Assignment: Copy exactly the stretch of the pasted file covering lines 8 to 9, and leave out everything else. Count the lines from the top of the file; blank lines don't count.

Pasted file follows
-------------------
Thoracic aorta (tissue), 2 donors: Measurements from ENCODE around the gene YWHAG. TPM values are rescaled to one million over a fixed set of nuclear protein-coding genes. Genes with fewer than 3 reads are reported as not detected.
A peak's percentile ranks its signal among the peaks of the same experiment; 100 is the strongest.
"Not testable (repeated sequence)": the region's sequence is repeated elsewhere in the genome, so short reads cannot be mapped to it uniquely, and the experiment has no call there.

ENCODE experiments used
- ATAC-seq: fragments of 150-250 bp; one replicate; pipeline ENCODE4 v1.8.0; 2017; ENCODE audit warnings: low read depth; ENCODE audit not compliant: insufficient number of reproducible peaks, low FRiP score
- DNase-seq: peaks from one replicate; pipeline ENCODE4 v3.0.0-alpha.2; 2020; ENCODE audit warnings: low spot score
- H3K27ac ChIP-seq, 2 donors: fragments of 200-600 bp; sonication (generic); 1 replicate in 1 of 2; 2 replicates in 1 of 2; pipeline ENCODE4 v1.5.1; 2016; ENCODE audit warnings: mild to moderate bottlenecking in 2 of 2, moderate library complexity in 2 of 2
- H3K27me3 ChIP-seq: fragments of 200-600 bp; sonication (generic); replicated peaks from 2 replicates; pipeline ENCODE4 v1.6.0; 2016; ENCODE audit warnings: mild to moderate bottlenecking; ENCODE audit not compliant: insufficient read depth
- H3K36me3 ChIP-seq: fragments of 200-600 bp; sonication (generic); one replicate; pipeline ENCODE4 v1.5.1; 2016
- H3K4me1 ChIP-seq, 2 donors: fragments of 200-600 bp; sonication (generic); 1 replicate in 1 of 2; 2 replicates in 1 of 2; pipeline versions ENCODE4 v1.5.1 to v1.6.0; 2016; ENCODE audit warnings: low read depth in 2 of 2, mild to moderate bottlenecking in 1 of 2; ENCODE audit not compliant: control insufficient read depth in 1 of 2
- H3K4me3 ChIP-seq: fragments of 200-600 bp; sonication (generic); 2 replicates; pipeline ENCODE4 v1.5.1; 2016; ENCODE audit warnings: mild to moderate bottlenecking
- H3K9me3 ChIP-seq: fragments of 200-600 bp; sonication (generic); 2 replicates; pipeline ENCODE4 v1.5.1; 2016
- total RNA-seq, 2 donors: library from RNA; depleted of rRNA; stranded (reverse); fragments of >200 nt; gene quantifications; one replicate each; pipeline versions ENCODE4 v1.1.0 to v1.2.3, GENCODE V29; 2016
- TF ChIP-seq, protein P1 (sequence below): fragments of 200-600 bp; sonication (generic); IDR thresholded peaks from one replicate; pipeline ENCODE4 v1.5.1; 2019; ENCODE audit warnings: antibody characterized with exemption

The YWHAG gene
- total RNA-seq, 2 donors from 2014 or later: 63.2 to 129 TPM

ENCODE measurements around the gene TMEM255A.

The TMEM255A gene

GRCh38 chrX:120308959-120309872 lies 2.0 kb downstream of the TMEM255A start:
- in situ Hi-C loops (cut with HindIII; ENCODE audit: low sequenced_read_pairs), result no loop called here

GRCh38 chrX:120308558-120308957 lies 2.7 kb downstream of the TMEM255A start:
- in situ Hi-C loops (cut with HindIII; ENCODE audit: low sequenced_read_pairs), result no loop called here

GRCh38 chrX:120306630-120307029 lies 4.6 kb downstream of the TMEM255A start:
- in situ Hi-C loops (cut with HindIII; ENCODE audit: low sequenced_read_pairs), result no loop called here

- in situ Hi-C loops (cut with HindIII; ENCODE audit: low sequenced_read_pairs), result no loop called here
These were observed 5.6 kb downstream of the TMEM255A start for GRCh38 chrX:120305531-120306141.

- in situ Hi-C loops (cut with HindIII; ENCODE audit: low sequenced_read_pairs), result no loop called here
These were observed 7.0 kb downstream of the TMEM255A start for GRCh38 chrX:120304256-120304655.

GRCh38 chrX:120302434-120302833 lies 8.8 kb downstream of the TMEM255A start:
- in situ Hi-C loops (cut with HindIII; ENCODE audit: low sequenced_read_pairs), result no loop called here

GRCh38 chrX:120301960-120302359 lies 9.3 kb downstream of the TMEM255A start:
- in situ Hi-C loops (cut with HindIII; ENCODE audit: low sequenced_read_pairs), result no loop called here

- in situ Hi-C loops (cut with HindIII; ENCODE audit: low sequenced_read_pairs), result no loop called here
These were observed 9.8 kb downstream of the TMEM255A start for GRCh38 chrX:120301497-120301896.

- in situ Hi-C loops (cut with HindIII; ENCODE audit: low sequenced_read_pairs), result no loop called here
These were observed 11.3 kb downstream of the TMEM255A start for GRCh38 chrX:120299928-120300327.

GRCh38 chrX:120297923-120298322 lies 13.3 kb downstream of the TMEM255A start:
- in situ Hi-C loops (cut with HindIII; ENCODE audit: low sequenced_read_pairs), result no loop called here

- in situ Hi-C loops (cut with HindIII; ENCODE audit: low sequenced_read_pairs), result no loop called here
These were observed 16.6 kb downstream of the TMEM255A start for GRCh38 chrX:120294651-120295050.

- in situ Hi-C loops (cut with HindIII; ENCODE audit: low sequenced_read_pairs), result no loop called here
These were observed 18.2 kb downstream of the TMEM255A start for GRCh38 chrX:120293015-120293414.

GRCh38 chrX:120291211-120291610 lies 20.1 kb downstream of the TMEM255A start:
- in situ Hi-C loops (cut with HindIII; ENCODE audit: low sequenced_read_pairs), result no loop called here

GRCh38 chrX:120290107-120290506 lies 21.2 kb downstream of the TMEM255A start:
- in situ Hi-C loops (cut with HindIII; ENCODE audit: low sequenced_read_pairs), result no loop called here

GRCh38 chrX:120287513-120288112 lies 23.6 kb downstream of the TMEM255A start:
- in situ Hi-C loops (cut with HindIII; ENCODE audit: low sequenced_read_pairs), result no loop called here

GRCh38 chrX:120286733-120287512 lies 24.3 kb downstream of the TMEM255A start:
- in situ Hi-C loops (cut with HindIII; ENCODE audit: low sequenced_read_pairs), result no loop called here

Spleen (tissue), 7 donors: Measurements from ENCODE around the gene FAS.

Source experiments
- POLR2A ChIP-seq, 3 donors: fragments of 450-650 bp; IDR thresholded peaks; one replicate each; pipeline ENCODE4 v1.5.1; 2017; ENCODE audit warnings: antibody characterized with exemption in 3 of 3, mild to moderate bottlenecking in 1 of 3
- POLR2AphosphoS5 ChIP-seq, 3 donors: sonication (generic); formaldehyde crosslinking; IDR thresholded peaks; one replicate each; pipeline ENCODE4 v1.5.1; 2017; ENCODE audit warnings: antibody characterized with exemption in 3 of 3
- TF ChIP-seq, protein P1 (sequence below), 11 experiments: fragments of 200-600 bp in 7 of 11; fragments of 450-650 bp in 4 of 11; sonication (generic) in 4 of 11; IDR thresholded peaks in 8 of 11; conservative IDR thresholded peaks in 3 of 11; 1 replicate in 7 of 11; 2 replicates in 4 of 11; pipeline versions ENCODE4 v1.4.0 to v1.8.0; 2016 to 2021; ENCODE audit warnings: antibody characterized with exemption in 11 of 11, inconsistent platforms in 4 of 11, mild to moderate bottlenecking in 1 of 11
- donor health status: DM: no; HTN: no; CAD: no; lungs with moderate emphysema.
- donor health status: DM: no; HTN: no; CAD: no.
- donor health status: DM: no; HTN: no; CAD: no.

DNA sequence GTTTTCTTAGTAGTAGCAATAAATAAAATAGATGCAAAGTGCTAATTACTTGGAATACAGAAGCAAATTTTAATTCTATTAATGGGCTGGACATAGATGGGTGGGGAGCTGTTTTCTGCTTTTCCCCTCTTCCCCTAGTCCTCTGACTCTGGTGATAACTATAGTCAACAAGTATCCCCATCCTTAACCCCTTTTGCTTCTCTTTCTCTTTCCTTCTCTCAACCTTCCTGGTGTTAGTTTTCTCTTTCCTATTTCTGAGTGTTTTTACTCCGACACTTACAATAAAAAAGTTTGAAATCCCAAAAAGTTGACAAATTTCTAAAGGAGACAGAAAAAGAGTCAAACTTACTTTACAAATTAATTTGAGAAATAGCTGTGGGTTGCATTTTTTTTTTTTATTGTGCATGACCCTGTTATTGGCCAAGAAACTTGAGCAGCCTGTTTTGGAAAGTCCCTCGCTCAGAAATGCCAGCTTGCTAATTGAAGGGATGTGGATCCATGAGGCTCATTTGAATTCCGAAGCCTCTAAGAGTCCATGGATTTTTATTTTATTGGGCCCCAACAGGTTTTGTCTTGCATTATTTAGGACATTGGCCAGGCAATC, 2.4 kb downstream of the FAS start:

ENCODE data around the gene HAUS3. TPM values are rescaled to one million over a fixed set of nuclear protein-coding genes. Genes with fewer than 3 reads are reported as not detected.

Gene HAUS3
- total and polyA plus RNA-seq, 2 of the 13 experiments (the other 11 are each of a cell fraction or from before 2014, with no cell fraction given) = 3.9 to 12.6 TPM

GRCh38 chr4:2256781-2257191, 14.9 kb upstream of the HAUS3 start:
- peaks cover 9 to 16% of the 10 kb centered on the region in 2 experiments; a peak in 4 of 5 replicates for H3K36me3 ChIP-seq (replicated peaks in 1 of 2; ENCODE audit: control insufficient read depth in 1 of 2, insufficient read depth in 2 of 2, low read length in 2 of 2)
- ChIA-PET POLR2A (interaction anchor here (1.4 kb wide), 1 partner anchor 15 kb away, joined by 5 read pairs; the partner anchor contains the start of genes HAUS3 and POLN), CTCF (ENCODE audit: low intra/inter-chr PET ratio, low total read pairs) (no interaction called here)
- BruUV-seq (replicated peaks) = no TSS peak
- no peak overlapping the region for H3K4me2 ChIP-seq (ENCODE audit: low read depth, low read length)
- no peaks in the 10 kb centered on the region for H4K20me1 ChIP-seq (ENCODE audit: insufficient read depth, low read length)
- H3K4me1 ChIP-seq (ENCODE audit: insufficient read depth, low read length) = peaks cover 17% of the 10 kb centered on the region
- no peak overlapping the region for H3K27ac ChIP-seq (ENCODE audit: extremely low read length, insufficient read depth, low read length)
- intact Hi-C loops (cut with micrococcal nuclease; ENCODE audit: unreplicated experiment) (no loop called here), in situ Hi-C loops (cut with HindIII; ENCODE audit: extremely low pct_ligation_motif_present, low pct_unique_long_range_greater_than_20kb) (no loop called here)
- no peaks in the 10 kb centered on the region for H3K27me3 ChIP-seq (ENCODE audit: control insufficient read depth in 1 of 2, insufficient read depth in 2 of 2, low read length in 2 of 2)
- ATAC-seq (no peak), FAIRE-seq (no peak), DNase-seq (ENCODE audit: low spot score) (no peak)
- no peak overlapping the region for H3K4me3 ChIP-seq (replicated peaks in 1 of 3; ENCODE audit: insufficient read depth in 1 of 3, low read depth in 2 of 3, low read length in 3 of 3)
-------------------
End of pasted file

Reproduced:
- H3K27me3 ChIP-seq: fragments of 200-600 bp; sonication (generic); replicated peaks from 2 replicates; pipeline ENCODE4 v1.6.0; 2016; ENCODE audit warnings: mild to moderate bottlenecking; ENCODE audit not compliant: insufficient read depth
- H3K36me3 ChIP-seq: fragments of 200-600 bp; sonication (generic); one replicate; pipeline ENCODE4 v1.5.1; 2016